But attacks require two steps: gaining access, which usually involves standard users, and then elevating rights. And it's that elevating rights step that's causing the vast majority of problems you're reading about right now. If there was no ability to elevate those rights then you couldn't access a service account to distribute malware. You couldn't hijack a system to start snooping a network interface.
You couldn't destroy data. So there are broad access capabilities for privileged users. It's a definable and solvable issue today with today's technology.
I think the next frontier really is, "How do you deal with the standard user?" The difficulty there is identifying the rules and the rights around each user and then deploying an enterprise system, taking into consideration legacy and evolving cloud and virtualization platforms, and enforcing that.
OGREN: So much security investment has been focused on preventing and blocking and trying to understand malware, but it's kind of a Zeno's Paradox, just taking us part way each time and we never ever get to the end. Now we're in the process of shifting to a security model that is more about user authorization and data access and data traffic. So more of, what are people doing and what are they doing with the stuff they access and where are the assets of the company going? So it's a healthy change and we're starting to get more balance back into the security model. And yes, there are technologies out there that can help companies.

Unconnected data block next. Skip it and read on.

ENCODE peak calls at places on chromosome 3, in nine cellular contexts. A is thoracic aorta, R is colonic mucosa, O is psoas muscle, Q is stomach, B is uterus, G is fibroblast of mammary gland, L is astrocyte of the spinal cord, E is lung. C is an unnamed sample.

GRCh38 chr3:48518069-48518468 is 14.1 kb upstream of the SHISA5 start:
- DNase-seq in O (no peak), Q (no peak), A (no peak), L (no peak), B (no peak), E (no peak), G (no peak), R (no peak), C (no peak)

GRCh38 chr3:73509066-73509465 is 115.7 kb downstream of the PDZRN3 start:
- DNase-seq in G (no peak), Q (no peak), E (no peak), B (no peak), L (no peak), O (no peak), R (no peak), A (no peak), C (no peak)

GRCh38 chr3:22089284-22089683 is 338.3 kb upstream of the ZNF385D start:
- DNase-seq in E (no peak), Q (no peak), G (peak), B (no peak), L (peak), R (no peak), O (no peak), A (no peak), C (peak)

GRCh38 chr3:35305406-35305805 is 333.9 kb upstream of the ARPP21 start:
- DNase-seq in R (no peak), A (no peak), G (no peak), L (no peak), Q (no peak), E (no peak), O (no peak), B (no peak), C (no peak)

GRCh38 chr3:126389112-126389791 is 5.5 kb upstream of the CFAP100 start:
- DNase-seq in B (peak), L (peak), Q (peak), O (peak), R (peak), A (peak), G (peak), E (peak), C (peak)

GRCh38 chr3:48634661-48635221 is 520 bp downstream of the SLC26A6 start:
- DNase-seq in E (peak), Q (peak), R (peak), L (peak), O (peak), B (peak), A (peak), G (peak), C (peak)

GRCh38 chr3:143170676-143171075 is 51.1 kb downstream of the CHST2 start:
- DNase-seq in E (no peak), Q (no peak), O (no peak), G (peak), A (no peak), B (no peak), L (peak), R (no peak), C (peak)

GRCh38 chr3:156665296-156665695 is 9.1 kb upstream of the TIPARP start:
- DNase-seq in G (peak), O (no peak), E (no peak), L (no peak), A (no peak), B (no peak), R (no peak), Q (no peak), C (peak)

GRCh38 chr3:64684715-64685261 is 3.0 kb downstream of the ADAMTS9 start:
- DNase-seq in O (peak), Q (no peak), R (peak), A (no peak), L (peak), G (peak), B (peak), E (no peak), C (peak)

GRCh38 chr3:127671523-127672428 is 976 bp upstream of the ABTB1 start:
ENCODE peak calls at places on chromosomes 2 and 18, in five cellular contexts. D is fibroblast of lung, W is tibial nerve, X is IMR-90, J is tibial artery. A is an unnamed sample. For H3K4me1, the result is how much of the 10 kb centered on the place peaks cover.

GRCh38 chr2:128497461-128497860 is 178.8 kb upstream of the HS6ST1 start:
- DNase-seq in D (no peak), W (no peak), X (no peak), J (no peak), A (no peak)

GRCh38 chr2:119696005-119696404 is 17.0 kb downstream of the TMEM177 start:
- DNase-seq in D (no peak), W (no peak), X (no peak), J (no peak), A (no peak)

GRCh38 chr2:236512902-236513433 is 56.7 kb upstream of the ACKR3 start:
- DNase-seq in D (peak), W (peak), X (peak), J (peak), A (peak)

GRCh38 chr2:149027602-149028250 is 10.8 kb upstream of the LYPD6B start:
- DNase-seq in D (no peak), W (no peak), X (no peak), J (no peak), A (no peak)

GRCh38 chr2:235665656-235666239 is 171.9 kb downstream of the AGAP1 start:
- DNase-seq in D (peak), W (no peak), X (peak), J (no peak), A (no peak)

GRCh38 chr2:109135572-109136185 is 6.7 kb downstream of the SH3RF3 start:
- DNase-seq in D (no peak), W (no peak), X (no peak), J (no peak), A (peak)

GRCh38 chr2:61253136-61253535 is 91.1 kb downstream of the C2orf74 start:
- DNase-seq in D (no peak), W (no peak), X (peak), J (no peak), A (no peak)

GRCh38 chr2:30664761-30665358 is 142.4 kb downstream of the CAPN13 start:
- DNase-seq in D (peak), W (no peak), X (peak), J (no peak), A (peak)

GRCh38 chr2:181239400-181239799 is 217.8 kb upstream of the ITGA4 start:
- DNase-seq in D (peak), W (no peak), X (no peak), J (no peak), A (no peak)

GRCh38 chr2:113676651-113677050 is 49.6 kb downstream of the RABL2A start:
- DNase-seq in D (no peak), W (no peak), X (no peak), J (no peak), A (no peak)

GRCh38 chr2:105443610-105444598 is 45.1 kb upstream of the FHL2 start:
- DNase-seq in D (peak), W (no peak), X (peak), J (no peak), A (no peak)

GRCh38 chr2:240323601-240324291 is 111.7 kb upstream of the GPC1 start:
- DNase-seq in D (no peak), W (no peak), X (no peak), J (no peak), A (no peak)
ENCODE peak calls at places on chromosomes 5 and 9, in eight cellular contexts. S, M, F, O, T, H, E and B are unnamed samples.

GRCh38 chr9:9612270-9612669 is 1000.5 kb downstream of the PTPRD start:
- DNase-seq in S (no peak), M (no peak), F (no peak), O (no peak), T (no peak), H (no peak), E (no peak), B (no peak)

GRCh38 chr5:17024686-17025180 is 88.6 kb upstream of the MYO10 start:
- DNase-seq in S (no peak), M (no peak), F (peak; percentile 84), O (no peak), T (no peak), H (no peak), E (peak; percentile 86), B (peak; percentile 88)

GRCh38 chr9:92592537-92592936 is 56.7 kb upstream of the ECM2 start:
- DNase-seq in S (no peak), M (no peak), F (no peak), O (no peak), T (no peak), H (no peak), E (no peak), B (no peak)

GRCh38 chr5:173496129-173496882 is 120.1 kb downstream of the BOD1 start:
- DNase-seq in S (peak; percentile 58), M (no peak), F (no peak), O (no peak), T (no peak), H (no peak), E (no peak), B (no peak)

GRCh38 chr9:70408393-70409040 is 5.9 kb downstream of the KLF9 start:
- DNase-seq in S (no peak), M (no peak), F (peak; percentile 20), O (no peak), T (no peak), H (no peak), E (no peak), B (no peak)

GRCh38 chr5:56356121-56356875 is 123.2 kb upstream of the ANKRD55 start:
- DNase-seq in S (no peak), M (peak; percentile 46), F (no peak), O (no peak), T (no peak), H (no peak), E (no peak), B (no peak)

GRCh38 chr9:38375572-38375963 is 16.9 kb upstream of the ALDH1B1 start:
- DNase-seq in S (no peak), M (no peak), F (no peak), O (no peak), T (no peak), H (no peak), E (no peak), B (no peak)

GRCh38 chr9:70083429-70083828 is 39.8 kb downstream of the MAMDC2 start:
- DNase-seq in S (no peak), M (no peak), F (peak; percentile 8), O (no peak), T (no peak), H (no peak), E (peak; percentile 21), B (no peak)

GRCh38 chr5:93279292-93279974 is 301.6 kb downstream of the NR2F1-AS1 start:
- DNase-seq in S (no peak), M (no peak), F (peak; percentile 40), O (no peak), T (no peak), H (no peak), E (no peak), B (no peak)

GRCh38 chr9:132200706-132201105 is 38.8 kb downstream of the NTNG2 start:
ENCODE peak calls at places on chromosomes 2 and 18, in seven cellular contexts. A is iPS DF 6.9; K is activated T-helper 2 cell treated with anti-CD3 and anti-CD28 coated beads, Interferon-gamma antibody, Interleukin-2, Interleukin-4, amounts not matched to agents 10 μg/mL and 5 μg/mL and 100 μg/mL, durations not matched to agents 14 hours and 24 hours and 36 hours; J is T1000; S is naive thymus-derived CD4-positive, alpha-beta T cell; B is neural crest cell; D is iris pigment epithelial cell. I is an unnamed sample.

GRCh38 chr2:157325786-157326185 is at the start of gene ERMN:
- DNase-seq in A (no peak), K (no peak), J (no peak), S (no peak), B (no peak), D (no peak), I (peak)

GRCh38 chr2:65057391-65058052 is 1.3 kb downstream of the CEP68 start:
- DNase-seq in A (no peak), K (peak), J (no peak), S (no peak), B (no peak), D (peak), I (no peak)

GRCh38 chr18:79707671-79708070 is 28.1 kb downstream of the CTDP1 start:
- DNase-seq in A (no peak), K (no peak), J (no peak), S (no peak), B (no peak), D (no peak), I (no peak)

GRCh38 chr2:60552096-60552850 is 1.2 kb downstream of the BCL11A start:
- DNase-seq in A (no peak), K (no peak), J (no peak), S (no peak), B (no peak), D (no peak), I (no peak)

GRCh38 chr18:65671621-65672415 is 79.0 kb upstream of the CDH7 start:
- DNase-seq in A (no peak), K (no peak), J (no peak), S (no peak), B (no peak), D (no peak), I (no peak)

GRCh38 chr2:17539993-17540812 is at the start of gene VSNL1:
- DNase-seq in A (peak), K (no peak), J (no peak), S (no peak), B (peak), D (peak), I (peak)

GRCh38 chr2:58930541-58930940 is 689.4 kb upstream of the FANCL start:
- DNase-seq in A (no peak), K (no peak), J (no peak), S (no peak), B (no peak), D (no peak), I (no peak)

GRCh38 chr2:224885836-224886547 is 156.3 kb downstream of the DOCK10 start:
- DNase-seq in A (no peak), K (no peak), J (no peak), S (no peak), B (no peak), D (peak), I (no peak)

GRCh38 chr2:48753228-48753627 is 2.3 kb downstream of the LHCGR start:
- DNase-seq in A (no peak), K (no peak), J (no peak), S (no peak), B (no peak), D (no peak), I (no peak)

OK, any closing thoughts?
OGREN: We're still kind of hung up on being able to have open discussions on security, best practices and products. We have this irrational fear that, if we disclose what our security architecture or practices and procedures look like, attackers will just come flying through our organization. In fact they do that anyway. As a community we should do better with security. The culture of silence presents a lost opportunity - an open dialog and conversations with peers can effectively advance our best practices. Because we don't talk about security as an integral part of the business, we lose that opportunity to enlighten ourselves and say, 'Hey, if we change a few things here then that can reflect on the business and everybody comes out ahead.'